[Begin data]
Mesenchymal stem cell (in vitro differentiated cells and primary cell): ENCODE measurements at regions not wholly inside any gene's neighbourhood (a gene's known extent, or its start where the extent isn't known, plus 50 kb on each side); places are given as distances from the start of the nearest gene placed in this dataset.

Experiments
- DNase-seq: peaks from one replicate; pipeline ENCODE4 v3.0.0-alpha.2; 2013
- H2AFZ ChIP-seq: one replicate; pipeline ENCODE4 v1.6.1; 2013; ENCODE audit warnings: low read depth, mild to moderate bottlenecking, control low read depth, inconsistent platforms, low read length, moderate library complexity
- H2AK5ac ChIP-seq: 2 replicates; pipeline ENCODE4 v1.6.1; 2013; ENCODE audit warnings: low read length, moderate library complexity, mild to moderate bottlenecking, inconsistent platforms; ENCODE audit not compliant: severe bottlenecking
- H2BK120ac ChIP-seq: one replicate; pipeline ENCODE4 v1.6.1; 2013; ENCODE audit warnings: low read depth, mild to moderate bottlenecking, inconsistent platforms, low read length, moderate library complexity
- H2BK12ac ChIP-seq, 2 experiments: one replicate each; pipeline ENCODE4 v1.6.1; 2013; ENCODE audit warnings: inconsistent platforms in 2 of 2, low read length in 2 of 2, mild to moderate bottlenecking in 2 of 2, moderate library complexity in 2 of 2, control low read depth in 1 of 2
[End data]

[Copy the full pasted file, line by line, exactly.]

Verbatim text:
Mesenchymal stem cell (in vitro differentiated cells and primary cell): ENCODE measurements at regions not wholly inside any gene's neighbourhood (a gene's known extent, or its start where the extent isn't known, plus 50 kb on each side); places are given as distances from the start of the nearest gene placed in this dataset.

Experiments
- DNase-seq: peaks from one replicate; pipeline ENCODE4 v3.0.0-alpha.2; 2013
- H2AFZ ChIP-seq: one replicate; pipeline ENCODE4 v1.6.1; 2013; ENCODE audit warnings: low read depth, mild to moderate bottlenecking, control low read depth, inconsistent platforms, low read length, moderate library complexity
- H2AK5ac ChIP-seq: 2 replicates; pipeline ENCODE4 v1.6.1; 2013; ENCODE audit warnings: low read length, moderate library complexity, mild to moderate bottlenecking, inconsistent platforms; ENCODE audit not compliant: severe bottlenecking
- H2BK120ac ChIP-seq: one replicate; pipeline ENCODE4 v1.6.1; 2013; ENCODE audit warnings: low read depth, mild to moderate bottlenecking, inconsistent platforms, low read length, moderate library complexity
- H2BK12ac ChIP-seq, 2 experiments: one replicate each; pipeline ENCODE4 v1.6.1; 2013; ENCODE audit warnings: inconsistent platforms in 2 of 2, low read length in 2 of 2, mild to moderate bottlenecking in 2 of 2, moderate library complexity in 2 of 2, control low read depth in 1 of 2